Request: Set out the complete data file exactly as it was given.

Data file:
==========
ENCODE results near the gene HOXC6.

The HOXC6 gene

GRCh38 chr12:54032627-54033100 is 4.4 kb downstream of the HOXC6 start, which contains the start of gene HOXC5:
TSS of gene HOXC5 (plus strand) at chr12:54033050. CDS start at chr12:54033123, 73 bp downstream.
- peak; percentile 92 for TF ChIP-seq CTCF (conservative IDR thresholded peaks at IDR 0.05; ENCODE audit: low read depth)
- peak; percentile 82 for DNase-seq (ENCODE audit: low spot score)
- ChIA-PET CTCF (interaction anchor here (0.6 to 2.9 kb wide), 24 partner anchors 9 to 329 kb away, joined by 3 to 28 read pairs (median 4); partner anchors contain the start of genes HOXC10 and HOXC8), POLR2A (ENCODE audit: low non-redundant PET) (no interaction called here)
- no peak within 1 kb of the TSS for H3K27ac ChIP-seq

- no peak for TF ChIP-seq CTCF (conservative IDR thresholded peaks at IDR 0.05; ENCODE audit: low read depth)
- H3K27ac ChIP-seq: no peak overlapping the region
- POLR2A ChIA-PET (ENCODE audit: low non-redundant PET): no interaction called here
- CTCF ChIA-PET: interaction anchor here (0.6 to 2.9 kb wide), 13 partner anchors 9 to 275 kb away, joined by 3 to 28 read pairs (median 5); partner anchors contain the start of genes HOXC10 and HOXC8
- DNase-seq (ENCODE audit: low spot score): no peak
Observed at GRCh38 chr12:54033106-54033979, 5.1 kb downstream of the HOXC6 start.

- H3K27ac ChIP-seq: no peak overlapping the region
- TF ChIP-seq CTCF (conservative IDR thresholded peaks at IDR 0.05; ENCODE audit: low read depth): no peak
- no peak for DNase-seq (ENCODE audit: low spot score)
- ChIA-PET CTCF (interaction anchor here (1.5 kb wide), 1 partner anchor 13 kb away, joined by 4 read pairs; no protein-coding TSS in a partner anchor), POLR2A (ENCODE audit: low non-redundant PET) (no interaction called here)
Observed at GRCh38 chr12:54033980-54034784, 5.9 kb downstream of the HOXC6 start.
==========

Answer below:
ENCODE results near the gene HOXC6.

The HOXC6 gene

GRCh38 chr12:54032627-54033100 is 4.4 kb downstream of the HOXC6 start, which contains the start of gene HOXC5:
TSS of gene HOXC5 (plus strand) at chr12:54033050. CDS start at chr12:54033123, 73 bp downstream.
- peak; percentile 92 for TF ChIP-seq CTCF (conservative IDR thresholded peaks at IDR 0.05; ENCODE audit: low read depth)
- peak; percentile 82 for DNase-seq (ENCODE audit: low spot score)
- ChIA-PET CTCF (interaction anchor here (0.6 to 2.9 kb wide), 24 partner anchors 9 to 329 kb away, joined by 3 to 28 read pairs (median 4); partner anchors contain the start of genes HOXC10 and HOXC8), POLR2A (ENCODE audit: low non-redundant PET) (no interaction called here)
- no peak within 1 kb of the TSS for H3K27ac ChIP-seq

- no peak for TF ChIP-seq CTCF (conservative IDR thresholded peaks at IDR 0.05; ENCODE audit: low read depth)
- H3K27ac ChIP-seq: no peak overlapping the region
- POLR2A ChIA-PET (ENCODE audit: low non-redundant PET): no interaction called here
- CTCF ChIA-PET: interaction anchor here (0.6 to 2.9 kb wide), 13 partner anchors 9 to 275 kb away, joined by 3 to 28 read pairs (median 5); partner anchors contain the start of genes HOXC10 and HOXC8
- DNase-seq (ENCODE audit: low spot score): no peak
Observed at GRCh38 chr12:54033106-54033979, 5.1 kb downstream of the HOXC6 start.

- H3K27ac ChIP-seq: no peak overlapping the region
- TF ChIP-seq CTCF (conservative IDR thresholded peaks at IDR 0.05; ENCODE audit: low read depth): no peak
- no peak for DNase-seq (ENCODE audit: low spot score)
- ChIA-PET CTCF (interaction anchor here (1.5 kb wide), 1 partner anchor 13 kb away, joined by 4 read pairs; no protein-coding TSS in a partner anchor), POLR2A (ENCODE audit: low non-redundant PET) (no interaction called here)
Observed at GRCh38 chr12:54033980-54034784, 5.9 kb downstream of the HOXC6 start.